Though refugee and migration crises have dominated headlines in recent years, most news stories exclude Brazil. That’s because of the world’s roughly 62.5 million forced migrants, according to the United Nations – just a small proportion are thought to be in Brazil.
New research suggests this omission needs correcting.
According to the Forced Migration Observatory, a new database from the Brazilian think tank Instituto Igarapé, which I co-founded, hundreds of thousands of Brazilians are driven from their homes each year by disasters, development and violent crime.
Venezuelans escaping economic crisis at home are also now pouring into Brazil. Though neighboring Colombia has born the brunt of this exodus – with as many as 1 million migrants settling there since 2015 – Brazil has seen 60,000 crossings from Venezuela and numbers are rising fast.
A neglected crisis
Despite this influx, Brazil’s main migrant problem remains the millions of displaced people already inside its borders. This domestic crisis has mostly simmered under the radar for nearly two decades.
In part, that’s because internally displaced people are a politically inconvenient topic in Brazil. Each year, hundreds of thousands of Brazilians driven from their land each year by natural disaster, infrastructure development and violence – the three main causes of forced migration in Brazil. But because they are overwhelmingly poor and marginalized, politicians see few upsides to highlighting their plight.
Stefan Ertmann and João Felipe/Wikimedia, CC BY
Officials may also be unaware that they exist. In Brazil, migration scholars tend to focus on voluntary population movement: which prosperous Brazilian states are attracting new residents, and which are losing them.
To date, there has been no attempt to compile and analyze comprehensive nationwide data about Brazilian citizens who move – or are moved – against their will.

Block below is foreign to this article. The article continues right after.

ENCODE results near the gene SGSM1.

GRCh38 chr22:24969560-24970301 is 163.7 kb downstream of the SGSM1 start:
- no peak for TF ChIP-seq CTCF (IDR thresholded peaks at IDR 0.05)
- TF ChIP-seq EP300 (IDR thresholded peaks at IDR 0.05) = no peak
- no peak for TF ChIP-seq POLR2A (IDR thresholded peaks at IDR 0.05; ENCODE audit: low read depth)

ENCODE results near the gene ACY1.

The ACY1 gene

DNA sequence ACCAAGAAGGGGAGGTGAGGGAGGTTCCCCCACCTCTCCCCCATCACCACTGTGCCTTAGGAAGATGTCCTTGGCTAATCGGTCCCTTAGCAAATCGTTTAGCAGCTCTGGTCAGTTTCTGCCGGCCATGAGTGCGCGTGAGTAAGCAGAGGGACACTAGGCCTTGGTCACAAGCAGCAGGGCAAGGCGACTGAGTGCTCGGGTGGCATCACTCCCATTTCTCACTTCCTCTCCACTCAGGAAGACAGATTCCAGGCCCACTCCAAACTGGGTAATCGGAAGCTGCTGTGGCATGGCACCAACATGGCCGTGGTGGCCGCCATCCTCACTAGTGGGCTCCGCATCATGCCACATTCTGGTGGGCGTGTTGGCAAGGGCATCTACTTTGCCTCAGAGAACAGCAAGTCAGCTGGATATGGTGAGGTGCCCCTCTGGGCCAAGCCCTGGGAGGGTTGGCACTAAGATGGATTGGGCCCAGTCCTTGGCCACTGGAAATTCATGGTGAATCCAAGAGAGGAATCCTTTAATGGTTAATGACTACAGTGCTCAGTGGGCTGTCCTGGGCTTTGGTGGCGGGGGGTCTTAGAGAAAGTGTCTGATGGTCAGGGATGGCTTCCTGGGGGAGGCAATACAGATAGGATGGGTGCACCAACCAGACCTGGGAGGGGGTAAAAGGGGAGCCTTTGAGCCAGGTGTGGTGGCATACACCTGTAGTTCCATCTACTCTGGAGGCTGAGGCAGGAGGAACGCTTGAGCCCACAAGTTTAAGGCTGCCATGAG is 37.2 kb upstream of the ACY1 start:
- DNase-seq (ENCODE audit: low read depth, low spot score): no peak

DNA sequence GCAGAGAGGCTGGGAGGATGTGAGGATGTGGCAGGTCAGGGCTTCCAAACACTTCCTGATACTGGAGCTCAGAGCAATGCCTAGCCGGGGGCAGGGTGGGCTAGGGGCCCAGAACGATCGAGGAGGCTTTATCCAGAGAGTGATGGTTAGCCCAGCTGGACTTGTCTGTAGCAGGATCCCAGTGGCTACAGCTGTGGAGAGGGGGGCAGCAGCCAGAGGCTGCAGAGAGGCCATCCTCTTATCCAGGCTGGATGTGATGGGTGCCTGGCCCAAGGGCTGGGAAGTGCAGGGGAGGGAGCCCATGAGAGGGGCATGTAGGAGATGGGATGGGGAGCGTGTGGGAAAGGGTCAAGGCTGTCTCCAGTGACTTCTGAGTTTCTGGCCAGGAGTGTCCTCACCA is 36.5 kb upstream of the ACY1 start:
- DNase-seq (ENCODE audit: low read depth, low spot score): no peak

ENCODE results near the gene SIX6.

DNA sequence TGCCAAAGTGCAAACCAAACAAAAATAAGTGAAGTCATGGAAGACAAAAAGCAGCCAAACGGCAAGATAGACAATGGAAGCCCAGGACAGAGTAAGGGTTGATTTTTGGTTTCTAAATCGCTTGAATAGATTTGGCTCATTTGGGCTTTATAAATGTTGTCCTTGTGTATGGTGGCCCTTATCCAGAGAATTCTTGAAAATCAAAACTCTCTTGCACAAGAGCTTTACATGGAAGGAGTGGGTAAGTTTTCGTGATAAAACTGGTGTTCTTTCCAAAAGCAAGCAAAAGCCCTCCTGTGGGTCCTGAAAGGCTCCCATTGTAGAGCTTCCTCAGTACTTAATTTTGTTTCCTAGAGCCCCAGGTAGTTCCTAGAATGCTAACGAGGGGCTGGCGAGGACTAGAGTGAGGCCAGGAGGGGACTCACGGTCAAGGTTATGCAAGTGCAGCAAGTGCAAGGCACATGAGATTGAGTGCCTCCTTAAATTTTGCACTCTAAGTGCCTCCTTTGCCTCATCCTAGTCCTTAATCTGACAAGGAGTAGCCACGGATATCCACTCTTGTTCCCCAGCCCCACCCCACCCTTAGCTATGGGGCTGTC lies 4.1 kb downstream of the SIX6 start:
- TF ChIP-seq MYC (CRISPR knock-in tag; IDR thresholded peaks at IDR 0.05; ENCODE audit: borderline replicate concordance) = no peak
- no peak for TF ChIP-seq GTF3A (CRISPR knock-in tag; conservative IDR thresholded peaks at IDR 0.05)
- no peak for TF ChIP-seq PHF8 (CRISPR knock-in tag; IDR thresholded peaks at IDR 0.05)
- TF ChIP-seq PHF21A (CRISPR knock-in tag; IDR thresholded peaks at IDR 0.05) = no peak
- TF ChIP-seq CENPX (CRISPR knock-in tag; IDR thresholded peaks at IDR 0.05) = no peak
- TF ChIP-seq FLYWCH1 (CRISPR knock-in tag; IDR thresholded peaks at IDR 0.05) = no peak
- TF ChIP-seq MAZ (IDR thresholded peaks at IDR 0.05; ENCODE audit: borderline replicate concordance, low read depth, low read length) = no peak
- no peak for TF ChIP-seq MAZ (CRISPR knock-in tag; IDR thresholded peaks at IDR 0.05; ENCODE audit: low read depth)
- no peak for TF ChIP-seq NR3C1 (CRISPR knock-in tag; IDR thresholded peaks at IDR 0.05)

My team at the Forced Migration Observatory, which launches in mid-February 2018, began this mammoth task in 2016. Pulling information from Brazil’s national development bank, government agencies and non-governmental organizations, we found that a stunning 8.8 million Brazilians – out of a population of 208 million – have been forced to flee their homes since 2000.
Crisis both natural and man-made
Our data analysis shows that natural disasters cause most migration within Brazil. Between January 2000 and June 2017, floods, storms, mudslides and droughts drove 6.4 million people from their homes – or an average of 357,000 people each year.
Such disasters have a high price tag. According to the United Nations, floods, mudslides and the like cost Brazil the equivalent of 800 million reals – or US$245 million – each month in recovery, reconstruction and lost productivity. That’s almost 2 percent of its gross domestic product each year.
Infrastructure development also contributes to Brazil’s migration woes. Since 2000, the country – which before a 2014 recession was among the world’s fastest-growing economies – has built at least 84 large hydroelectric dams.
The Forced Migration Observatory estimates that the construction, flooding and environmental changes related to these projects have displaced between 130,000 and 230,000 people. Most of them come from the states of Rio Grande do Sul, Amazonas, Santa Catarina, Minas Gerais and São Paulo.
In total, development schemes have uprooted upwards of 1.2 million Brazilians over the past 18 years.
Many of these citizens, left indigent, head to cities seeking employment. There, they frequently end up in urban slums or on the streets, where they become newly vulnerable to development-induced displacement.
In the lead-up to the 2014 World Cup and 2016 Olympic Games, both hosted by Brazil, at least 47,000 Brazilians — primarily lower-income residents of big cities like São Paulo and Rio do Janeiro — were forcibly evicted to make way for stadiums, subway lines and new housing.
Brazil’s Ministry of Cities issued a policy to safeguard the rights of people involuntarily removed from their homes in 2013, but implementation has been sporadic. In practice, most cities and towns have no strategy in place to support new arrivals, whether they hail from Venezuela or just down the block.